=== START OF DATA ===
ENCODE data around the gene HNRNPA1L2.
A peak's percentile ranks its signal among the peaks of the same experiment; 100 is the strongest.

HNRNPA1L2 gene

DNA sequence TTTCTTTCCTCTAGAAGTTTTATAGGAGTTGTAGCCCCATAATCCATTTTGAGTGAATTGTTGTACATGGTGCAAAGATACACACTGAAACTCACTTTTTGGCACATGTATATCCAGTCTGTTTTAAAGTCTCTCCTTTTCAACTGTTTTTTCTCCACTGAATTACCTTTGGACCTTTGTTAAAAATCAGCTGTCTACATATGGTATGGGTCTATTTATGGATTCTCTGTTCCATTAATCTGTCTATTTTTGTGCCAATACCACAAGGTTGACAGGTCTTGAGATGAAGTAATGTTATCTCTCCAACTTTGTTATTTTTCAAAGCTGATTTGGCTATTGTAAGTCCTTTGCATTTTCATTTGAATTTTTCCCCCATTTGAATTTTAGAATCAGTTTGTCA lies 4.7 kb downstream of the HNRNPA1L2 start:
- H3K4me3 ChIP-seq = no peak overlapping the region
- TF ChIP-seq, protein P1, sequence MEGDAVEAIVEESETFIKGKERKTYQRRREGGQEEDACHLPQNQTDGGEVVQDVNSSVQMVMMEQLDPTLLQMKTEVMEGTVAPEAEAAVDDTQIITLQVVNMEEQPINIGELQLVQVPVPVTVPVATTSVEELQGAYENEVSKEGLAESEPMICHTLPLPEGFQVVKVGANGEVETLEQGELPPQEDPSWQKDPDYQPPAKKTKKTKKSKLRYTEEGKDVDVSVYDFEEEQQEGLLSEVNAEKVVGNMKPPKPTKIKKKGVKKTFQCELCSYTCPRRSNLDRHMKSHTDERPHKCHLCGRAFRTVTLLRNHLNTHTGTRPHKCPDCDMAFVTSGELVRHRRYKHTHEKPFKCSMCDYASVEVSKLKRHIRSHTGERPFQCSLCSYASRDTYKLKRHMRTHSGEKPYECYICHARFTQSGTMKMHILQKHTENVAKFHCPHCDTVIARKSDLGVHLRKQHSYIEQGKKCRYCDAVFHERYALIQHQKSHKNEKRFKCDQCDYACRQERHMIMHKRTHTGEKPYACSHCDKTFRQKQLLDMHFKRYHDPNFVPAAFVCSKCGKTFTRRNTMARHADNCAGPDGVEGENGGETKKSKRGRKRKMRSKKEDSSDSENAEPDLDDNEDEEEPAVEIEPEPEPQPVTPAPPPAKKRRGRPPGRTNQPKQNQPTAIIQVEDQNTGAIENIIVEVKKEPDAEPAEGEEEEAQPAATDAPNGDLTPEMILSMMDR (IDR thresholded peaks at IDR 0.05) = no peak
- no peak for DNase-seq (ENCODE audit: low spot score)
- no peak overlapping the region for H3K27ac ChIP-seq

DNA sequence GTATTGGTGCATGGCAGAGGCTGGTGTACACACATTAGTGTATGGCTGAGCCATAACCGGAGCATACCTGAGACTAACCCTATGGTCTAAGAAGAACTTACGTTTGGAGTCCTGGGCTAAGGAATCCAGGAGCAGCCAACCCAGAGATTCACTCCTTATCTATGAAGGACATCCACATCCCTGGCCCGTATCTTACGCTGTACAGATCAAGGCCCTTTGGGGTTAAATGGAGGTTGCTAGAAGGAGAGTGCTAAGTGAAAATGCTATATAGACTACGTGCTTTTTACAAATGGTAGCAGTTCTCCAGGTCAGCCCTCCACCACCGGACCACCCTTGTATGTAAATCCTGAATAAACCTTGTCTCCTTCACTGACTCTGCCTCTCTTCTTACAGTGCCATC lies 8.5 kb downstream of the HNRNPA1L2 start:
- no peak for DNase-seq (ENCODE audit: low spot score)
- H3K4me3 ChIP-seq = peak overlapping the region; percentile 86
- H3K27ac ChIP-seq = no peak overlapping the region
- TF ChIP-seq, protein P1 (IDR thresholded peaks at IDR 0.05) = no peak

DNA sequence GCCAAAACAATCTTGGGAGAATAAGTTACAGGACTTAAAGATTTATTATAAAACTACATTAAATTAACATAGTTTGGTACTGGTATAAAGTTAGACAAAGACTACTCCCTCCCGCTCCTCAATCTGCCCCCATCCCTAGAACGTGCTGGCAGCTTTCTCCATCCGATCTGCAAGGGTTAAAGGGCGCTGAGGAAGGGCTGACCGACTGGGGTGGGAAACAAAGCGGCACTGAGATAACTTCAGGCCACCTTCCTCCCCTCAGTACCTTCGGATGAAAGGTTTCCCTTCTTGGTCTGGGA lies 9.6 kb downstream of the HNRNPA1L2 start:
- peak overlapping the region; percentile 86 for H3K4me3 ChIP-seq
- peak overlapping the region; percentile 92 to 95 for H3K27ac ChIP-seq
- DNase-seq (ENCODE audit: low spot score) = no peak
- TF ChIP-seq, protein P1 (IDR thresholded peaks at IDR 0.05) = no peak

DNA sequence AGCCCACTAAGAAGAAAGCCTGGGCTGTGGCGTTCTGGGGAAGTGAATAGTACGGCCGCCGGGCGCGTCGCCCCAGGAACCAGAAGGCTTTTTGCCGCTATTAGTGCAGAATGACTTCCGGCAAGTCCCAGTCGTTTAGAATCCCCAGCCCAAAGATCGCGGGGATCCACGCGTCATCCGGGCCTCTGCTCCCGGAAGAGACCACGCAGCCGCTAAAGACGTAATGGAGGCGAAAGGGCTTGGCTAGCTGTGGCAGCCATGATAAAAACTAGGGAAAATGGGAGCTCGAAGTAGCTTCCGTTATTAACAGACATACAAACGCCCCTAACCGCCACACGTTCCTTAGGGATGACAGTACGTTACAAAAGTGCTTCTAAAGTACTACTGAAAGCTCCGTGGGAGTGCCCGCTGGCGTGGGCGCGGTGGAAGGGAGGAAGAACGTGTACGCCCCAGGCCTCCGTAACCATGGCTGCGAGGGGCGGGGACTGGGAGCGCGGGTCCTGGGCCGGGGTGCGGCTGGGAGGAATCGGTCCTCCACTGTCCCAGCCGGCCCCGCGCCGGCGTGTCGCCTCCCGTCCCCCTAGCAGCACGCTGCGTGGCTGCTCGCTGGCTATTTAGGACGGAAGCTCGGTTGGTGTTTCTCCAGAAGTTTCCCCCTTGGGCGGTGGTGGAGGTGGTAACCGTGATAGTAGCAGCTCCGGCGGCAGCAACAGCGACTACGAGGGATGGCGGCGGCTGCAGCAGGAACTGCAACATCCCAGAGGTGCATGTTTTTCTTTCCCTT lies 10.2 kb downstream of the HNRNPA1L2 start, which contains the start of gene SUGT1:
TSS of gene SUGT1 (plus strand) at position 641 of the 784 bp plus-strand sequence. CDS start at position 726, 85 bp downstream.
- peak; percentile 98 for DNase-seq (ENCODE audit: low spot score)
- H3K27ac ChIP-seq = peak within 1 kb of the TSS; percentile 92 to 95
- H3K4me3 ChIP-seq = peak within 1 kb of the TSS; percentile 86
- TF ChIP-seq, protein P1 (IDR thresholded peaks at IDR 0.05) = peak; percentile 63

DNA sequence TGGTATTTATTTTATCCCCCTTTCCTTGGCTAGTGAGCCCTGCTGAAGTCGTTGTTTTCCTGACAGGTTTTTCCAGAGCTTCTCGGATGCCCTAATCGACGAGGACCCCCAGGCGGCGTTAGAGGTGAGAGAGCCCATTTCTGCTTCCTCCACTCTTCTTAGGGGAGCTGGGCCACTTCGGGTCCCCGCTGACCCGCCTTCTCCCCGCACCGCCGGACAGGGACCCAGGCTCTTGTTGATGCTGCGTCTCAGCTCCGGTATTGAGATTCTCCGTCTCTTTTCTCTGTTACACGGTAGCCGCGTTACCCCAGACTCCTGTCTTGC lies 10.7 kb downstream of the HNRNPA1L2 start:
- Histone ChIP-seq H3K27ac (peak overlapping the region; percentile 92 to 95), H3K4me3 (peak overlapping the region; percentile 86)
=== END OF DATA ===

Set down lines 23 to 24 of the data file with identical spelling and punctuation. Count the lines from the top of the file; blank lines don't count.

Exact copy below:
- H3K4me3 ChIP-seq = peak within 1 kb of the TSS; percentile 86
- TF ChIP-seq, protein P1 (IDR thresholded peaks at IDR 0.05) = peak; percentile 63